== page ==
In an election* when the Labor party is in power it is usual for the vote of conservative sitting members in country electorates to increase. Thus my predictions a week before the election were tentative when I suggested that, with the possible exceptions of Bass and Morwell, the end results would show some swing against the sitting members, but that they would all retain their seats. I was hardly alone in failing to predict the Dan-slide and in Gippsland East there was no swing against the sitting member.
Morwell, as predicted, is still too close to call, and currently the ABC Election guide is predicting a win to incumbent Russell Northe with preference flows from National, Liberal and conservative Independents. This is all based on the assumption that voters will follow candidate preferences and ALP’s Mark Richards, who responded positively to our early climate question and clearly led on primary votes, is still very close.
Unfortunately the general campaign tended to polarise voters over the ‘renewable energy’ question and the climate friendly Greens and Independent vote suffered. This polarity probably centred around the LNPs opposition, even antagonism, to renewable energy, their decision to abolish the Victorian Renewable Energy Target and the complete absence of anything on climate change in their platform or policies. Perhaps many voters saw this as an either/or choice.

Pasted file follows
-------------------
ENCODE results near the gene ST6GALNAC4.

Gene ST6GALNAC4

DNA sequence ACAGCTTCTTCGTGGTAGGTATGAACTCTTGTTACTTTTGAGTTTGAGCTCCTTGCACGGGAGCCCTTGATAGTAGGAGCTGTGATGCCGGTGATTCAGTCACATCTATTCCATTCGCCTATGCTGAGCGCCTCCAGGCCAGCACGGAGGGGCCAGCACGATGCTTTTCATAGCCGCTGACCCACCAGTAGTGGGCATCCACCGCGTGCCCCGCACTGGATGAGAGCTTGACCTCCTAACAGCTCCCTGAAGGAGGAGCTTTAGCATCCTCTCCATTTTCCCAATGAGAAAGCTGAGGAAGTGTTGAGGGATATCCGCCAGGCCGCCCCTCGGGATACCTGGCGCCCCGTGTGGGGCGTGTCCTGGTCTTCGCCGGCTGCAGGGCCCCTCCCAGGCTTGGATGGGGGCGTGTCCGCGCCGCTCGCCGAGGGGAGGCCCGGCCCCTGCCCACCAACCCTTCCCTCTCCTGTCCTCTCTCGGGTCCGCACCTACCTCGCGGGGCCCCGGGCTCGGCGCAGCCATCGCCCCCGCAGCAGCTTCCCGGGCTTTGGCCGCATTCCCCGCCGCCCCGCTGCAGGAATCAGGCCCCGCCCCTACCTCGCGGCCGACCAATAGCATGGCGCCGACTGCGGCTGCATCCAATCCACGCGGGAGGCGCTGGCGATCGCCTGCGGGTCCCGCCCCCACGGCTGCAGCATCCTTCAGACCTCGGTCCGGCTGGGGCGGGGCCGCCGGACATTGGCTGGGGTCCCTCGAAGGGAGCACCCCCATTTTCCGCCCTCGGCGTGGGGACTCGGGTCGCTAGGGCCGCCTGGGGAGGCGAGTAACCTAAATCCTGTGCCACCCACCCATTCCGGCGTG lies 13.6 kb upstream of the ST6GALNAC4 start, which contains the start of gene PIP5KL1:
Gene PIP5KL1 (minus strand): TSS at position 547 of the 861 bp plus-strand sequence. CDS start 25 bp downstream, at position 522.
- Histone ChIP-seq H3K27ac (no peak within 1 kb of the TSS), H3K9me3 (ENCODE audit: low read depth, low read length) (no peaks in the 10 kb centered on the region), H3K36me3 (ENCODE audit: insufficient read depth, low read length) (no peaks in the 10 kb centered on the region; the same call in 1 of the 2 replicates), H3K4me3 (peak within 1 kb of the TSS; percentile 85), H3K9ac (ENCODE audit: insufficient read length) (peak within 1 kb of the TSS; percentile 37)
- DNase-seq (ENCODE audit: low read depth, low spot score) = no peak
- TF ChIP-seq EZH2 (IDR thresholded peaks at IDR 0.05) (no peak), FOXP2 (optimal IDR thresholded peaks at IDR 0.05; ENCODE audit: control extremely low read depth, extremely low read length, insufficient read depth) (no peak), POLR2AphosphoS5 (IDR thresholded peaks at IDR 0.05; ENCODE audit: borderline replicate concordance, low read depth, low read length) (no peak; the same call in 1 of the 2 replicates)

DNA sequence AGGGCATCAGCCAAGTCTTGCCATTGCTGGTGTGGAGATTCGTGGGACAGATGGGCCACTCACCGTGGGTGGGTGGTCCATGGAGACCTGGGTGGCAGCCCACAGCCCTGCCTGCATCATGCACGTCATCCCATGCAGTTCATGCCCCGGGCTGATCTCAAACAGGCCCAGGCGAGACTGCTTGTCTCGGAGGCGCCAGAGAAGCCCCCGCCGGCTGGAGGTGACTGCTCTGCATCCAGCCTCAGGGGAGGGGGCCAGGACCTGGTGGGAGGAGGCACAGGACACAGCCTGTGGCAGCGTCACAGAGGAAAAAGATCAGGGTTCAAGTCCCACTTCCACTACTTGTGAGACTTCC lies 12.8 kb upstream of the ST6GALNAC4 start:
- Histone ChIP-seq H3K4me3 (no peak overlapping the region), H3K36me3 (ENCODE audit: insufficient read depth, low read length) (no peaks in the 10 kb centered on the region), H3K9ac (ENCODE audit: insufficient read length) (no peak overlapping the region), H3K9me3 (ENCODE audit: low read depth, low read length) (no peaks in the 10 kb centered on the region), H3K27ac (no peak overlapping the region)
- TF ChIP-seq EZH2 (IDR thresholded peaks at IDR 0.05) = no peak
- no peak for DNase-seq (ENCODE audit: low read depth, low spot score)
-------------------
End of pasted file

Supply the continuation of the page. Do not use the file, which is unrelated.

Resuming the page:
In Bass and Narracan there were clear swings to Labor of 6.7% and 3.6%. Climate Independent Clare Le Serve polled a creditable 5% and will get VEC funding. I was one of the few pundits to suggest that Bass could change hands. The Gippsland South polling analysis is also confusing as Labor previously chose not to stand a candidate in the by-election that elected the current sitting member. The ABC suggests a swing of 0.6% to the sitting member, yet paradoxically the swing to the ALP was 5% with a slight fall in Greens candidate Ian Onley’s vote to a still substantial 9%.
In Gippsland East alone the vote has not moved though Labor’s Mark Reeves increased his vote 1.4% unfortunately taking votes from the Greens Deb Foskey – the only other candidate to speak clearly about climate change in her campaigning. The sad truth is that the only candidates who can make substantial inroads in these National Party strongholds are very high profile, and hard-working, independents.
This will be probably be a peak vote for Labor in Victoria but it will be enough – the solar revolution will by then be unstoppable, if it is not already. And more people will be voting with ‘climate’ in the coming elections as the global warming influenced extreme weather events continue inexorably.
*based on ABC Election guide on the morning of 26.11